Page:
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Doody's Review ServiceReviewer: Christopher J Graver, PhD, ABPP-CN(Madigan Healthcare System)
Description: The study of emotions and emotion regulation is a flourishing field in many disciplines. This book describes the recent advances in this field and attempts to provide a connective framework between disciplines on this important topic.
Purpose: There are four main objectives, which include an integration of developmental and adult emotion regulation, bridging basic and clinical science, encouraging cross-disciplinary dialogue on the topic, and providing an up-to-date, authoritative text for educators and researchers.
Audience: The intended target audience includes social scientists, educators, clinicians, and other health professionals. The book is written at an appropriate level for this audience. The editor is accomplished in the field and has gathered some of the leading researchers in the field, including Robert Sapolsky, Mary Rothbart, and Marsha Linehan, to name a few.
Features: The book's six main sections cover biological bases, cognitive foundations, developmental approaches, personality processes and individual differences, social approaches, and clinical applications. It is filled with well organized, useful information. The chapters have major subheadings with sections that are informative, but concise. Short summaries and critiques appear throughout the chapters, and more detailed summaries at the end of each chapter. Throughout the book, figures and illustrations enhance the text, including functional neuroimaging. A wide variety of perspectives is represented, from neuronal animal studies to neuropsychology to developmental psychology. The unique aspect of this book is that these different perspectives are not relegated to their respective sections, but have shared relevance throughout the book. The research is solid and the references are current, even including articles that are still in press.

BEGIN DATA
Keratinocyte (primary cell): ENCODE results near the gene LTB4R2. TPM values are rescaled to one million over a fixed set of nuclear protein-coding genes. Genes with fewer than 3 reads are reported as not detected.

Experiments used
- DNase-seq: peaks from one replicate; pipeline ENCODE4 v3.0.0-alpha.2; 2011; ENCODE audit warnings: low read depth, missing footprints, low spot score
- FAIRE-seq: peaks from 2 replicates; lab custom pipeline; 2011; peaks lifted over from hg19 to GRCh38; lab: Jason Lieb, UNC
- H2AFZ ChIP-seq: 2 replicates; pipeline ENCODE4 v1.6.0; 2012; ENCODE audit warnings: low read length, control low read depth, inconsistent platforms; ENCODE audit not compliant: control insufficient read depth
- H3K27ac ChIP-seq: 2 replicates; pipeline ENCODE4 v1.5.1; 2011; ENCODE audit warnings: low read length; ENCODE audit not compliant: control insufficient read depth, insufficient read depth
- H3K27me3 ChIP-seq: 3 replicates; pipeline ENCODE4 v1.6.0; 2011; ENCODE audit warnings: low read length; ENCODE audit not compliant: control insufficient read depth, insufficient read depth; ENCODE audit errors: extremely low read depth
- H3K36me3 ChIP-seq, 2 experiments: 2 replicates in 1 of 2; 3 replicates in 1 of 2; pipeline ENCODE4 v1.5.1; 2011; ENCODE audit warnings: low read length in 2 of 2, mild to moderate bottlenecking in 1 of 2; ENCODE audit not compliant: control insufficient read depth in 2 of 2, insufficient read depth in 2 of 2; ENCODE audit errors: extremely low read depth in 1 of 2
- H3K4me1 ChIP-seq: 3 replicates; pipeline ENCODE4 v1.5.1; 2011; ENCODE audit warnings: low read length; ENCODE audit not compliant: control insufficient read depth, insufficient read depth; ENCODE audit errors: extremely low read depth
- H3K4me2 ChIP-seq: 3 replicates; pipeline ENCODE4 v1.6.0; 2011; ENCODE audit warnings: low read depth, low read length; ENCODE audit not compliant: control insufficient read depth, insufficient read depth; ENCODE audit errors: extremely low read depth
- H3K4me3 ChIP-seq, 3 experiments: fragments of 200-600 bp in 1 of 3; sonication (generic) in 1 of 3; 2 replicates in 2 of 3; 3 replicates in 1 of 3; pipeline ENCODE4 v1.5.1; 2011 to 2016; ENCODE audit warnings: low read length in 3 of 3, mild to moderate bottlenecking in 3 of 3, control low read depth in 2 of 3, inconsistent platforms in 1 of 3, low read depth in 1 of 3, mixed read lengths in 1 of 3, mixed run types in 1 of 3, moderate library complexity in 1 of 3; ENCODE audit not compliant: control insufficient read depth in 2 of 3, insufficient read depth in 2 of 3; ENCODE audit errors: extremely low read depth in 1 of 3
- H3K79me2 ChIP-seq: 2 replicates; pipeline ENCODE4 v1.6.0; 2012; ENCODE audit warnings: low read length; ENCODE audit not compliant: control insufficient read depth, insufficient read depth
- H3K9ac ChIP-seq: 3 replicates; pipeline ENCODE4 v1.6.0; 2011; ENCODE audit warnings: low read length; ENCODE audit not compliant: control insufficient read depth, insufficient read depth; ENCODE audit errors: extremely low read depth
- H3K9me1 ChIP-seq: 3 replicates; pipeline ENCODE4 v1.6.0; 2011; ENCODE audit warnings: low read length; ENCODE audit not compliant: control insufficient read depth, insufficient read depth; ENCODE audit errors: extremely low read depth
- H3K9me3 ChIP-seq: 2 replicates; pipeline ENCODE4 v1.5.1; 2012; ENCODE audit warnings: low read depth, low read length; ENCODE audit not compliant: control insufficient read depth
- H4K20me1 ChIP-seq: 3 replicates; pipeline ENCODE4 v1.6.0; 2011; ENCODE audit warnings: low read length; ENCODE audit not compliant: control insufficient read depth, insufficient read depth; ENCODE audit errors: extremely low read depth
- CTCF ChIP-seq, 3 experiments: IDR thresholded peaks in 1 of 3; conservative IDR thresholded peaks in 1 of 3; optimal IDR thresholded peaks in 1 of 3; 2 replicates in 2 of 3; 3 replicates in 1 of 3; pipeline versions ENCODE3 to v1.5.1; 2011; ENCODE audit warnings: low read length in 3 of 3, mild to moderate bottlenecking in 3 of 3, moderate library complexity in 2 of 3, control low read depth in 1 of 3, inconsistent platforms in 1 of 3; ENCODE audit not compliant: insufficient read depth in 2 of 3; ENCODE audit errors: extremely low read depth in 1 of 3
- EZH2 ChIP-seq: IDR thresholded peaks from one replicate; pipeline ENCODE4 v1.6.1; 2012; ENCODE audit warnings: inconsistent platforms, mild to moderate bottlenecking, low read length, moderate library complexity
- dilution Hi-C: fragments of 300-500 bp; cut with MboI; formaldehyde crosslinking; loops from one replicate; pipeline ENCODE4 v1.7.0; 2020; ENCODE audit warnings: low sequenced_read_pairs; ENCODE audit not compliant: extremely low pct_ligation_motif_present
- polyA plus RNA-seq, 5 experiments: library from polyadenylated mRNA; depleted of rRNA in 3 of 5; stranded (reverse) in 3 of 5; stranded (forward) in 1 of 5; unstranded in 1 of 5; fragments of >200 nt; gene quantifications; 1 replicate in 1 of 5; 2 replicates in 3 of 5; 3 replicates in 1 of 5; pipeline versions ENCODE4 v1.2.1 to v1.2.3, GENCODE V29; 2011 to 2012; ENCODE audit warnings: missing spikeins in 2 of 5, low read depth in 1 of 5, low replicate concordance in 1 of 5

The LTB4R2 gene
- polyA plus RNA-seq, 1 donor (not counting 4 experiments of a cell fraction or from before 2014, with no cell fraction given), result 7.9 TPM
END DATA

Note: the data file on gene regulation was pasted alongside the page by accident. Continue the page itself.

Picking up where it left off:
Assessment: This book achieves its goal of providing an up-to-date and authoritative text on emotion regulation. It is written at an appropriate level for both researchers and students interested in this field, regardless of their discipline. Readers will find diverse perspectives that are carefully integrated throughout the text and make for an edifying experience. It would make a nice companion to the Handbook of Socialization, Grusec and Hastings (Guilford, 2007), for those interested in that aspect of emotion regulation.